UCT is recognised as a leading institution in South Africa for its research and development in water-sensitive urban design. The current drought is an opportunity for the university to use this expertise to showcase what it means to be a water-sensitive campus.
In an article published by UCT News titled “UCT underprepared for drought”, it was noted that measures to reduce water demand were limited partly because the water reticulation plan was incomplete and some water meters could not be identified.
UCT is not alone in this predicament and many other universities around the world report a similar challenge.
The article indicated that stored water capacity was low and that alternate water sources, such as storm water, were poorly integrated into the total water system on the various campuses.
The article also raised concerns about the City of Cape Town’s plans to reduce the hydraulic pressure of municipal water supply and the consequences for buildings that were not equipped with booster pumps or rooftop water-storage tanks.
Recently the City began Phase 1 of its Disaster Risk Plan. This involves a water rationing programme that is already affecting parts of Cape Town. As yet there is no indication that the programme will affect UCT campuses.
The plan is an attempt to avoid ‘day zero’, which is now widely predicted to occur in March next year should there be no significant rainfall in the catchments feeding the main dams or if the City’s planned intervention projects, such as groundwater abstraction, treated effluent and desalination, are unable to supplement the existing water supply.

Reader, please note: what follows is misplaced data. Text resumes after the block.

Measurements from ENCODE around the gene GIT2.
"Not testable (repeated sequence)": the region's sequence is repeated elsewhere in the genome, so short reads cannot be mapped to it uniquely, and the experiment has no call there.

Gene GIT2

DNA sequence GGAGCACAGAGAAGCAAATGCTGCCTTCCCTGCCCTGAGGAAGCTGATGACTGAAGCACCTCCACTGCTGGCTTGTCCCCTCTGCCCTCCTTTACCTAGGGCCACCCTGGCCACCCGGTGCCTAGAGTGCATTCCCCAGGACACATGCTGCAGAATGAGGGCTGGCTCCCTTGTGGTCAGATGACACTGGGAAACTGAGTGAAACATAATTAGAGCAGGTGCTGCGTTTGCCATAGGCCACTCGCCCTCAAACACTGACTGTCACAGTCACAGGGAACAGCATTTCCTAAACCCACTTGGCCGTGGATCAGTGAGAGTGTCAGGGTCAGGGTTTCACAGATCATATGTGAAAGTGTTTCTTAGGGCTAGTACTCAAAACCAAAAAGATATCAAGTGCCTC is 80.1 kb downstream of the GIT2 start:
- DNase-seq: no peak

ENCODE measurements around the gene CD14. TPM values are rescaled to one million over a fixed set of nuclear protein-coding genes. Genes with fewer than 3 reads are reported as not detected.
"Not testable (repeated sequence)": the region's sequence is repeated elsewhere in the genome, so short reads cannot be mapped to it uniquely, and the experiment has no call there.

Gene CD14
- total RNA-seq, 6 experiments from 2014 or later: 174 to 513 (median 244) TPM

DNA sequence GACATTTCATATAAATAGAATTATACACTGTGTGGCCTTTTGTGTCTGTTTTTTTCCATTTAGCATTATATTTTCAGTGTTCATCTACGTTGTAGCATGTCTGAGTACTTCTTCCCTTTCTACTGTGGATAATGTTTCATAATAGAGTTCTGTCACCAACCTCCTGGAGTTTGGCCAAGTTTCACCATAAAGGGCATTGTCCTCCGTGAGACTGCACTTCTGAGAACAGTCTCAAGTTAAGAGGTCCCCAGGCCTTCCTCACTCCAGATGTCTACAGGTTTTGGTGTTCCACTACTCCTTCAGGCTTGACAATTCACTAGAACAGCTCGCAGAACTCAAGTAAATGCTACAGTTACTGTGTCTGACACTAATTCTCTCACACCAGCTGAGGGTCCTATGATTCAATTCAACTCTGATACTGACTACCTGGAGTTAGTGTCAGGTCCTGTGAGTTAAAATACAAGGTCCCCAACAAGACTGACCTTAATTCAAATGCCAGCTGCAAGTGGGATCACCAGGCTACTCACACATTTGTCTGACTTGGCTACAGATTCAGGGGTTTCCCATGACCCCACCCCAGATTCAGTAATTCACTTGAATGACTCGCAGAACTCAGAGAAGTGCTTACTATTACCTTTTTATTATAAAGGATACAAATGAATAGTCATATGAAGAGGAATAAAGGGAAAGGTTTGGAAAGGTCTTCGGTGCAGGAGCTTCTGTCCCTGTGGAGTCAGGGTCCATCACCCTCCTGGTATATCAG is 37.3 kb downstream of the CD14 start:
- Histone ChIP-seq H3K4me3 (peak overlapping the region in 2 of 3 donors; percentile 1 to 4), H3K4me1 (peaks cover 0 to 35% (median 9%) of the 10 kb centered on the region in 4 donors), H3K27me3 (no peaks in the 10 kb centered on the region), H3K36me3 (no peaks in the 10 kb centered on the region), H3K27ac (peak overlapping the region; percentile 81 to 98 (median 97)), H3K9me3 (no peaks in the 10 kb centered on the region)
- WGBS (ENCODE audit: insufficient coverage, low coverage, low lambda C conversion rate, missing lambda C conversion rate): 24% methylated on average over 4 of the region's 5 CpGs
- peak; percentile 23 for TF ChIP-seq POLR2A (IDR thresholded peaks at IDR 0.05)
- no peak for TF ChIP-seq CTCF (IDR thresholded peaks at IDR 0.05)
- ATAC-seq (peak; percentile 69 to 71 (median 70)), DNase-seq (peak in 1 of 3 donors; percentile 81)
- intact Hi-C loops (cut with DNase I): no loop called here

The cost of complacency
The water crisis is very serious not only because of the threat of running out of water, but because planned interventions are likely to be very costly, perhaps even unaffordable.
The most common explanation for these woes is that the Western Cape has experienced well below average rainfall resulting in the severe depletion of the main dams supplying the city.
In reality, the City and its citizens were too comfortable in relying on surface water supply and fully expected that the dry spell would be reversed within a year or two. Unfortunately this is the third year of well below average rainfall and there is no certainty about the state of rainfall in 2018.
Residents in the Western Cape need to be much better prepared to deal with the long-term consequences of being a warmer, drier region. New ways need to be found to reduce the cost of water by reducing municipal water demand through the reuse of water and in using a range of alternative water supplies.
There are no quick fixes to the immediate water crisis. In the unlikely event that the city runs out of water, UCT will face similar consequences. However, the longer term prospects for building a water-sensitive campus are much more exciting.
UCT’s Water Task Team is making progress, albeit slow – there are significant challenges that are limiting the team’s work.
The lack of water data is a major obstacle. It is difficult to mount an effective water conservation programme with limited data to determine the benefit of planned interventions and behavioural responses.
The problem is long-standing and was reported in the Green Campus Initiative Report in 2011.
Interventions and improvements
Nevertheless, the task team has made a start and what follows is a brief list of activities thus far:
These are early days, but the aim is to align UCT with new thinking and practices that are guided by water-sensitive principles.
The long-term plan is to ensure that UCT is capable of being a leading example of sustainable water management and is better prepared to respond to climate change.
If you wish to share ideas, stories or offer challenges that could help to build a water-sensitive campus, kindly contact the Water Task Team.
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